By FINN BARTRAM
IT’S BECOMING a cliché, but people really are a business’s greatest asset.
Approaches to people management and the tools available to HR teams are constantly evolving, so it’s important for leaders to place as much emphasis on reviewing and improving this function as they do on marketing, sales and operations.
There are macro-factors, too, that influence how people work and their needs and expectations from their employer. The knock-on effects of the Covid-19 era are being felt across industries, with HR teams facing more resignations, greater demand for flexibility, and difficulties in filling skilled roles.
So, what trends will influence people management in 2023?
- Financial wellbeing
Rising costs are affecting the workforce and employers. Companies must balance talent retention while enforcing pay freezes, redundancies and budget cuts to build and protect business resilience.
HR teams will also play an important role in helping employees navigate these tough economic times through financial wellbeing programmes, normalising conversations and restating benefits that could help.
- Making work more human
The human element is essential in a digital-first world. Drivers of positive behaviour, including listening, empathy, trust and gratitude must be prioritised, with a personalised approach to learning, development, and health and wellbeing.
Specialised tools support this, including employee-recognition platforms and 360-degree feedback software.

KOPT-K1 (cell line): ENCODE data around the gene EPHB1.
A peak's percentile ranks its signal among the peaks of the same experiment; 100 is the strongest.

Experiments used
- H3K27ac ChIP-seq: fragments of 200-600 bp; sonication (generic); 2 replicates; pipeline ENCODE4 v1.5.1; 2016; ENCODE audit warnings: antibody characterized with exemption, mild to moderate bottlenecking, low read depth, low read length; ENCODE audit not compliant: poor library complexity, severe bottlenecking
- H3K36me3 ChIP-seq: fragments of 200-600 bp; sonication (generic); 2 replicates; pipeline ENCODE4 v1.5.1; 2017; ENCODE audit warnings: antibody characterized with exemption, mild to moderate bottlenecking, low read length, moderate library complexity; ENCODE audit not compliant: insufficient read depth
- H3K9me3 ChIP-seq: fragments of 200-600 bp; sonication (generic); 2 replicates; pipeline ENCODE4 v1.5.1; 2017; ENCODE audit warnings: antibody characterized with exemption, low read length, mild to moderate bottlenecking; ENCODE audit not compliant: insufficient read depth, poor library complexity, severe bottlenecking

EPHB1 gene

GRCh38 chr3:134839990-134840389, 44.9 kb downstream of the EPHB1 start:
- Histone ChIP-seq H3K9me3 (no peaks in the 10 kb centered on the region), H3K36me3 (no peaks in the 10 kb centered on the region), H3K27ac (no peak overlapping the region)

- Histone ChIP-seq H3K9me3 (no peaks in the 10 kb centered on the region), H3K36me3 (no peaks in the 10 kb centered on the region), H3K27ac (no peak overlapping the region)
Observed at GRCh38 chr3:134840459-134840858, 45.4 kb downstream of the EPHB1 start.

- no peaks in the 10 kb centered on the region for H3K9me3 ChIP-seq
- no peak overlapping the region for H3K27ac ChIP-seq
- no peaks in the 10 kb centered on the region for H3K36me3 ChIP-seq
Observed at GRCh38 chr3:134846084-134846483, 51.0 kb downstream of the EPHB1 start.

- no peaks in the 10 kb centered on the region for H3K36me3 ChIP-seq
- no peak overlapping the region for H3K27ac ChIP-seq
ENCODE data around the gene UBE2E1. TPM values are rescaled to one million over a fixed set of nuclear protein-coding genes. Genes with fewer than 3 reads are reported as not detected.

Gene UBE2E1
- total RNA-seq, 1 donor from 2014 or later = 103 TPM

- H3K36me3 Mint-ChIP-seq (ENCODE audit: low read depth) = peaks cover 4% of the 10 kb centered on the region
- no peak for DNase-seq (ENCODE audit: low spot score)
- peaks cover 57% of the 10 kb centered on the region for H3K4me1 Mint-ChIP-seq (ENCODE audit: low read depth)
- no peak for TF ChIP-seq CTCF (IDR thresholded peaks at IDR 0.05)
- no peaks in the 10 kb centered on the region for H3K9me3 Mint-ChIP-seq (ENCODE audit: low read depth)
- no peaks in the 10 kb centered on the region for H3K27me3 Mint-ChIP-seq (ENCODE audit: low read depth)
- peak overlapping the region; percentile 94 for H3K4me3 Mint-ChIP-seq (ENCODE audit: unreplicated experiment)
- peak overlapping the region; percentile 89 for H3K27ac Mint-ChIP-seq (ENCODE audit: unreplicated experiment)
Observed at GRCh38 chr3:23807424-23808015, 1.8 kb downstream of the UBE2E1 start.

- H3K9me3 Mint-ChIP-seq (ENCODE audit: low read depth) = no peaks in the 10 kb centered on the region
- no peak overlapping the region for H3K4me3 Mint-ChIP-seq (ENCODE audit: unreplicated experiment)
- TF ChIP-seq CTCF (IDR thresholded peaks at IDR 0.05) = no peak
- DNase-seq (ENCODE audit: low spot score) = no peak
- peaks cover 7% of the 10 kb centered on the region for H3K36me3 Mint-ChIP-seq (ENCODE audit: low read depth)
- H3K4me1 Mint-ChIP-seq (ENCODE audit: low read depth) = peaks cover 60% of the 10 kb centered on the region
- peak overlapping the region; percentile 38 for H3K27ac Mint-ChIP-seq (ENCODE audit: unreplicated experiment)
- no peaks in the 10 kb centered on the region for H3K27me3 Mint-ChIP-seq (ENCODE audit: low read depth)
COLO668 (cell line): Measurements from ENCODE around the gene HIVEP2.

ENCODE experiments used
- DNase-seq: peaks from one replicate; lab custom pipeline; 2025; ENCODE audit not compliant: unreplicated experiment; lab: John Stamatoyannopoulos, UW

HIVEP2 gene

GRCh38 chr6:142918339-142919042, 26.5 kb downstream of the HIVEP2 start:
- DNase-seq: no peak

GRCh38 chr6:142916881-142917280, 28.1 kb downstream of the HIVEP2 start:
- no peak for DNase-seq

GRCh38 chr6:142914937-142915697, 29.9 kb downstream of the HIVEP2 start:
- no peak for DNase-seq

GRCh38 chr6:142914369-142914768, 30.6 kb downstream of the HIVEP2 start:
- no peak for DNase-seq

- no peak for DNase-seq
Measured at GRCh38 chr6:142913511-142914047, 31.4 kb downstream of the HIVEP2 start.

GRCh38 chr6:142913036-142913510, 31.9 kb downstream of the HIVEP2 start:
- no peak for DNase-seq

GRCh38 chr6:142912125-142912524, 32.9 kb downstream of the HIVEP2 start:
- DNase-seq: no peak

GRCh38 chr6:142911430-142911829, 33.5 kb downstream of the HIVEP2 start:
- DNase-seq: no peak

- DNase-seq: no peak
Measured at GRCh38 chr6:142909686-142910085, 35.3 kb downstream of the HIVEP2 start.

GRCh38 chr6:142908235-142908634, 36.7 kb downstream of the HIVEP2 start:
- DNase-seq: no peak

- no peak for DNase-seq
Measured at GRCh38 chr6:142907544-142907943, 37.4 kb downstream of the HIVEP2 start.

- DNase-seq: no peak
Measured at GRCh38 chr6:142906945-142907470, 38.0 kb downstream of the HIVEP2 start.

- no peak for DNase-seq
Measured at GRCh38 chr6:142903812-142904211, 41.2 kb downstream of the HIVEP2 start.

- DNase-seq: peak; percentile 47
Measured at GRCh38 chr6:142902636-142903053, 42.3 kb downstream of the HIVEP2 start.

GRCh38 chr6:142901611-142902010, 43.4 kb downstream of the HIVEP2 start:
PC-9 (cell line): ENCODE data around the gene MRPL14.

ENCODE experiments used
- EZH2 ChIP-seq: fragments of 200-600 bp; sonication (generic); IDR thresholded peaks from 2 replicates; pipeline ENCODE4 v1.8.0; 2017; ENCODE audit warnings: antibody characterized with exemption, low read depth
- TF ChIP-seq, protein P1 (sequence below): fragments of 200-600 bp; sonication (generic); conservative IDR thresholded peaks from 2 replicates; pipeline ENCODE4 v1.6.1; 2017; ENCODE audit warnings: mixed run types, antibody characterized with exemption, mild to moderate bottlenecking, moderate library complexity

Making work “more human” will accelerate DEI strategies and demonstrate the value of investment in this area.
- People ops as a product
The employee experience should be viewed as a product and needs to be perfected Google took this approach in 2006, but it has taken decades to hit the mainstream.
To unlock greater productivity and performance, people ops should follow product-like stages including experimentation, data analysis and feedback to refine and improve the approach.
- Working models continue to evolve
During the pandemic, many believed the era of office work was over. But last year saw polarised approaches to company policies.
In 2023, working models will remain in flux, with some businesses sticking with fully remote and others ordering staff to return to the office full-time. We can expect to see more U-turns, too.
More companies will also reduce working hours. The results of four-day week trials have been positive and highlight a new opportunity to improve work-life balance.
Finn Bartram is Editor of People Managing People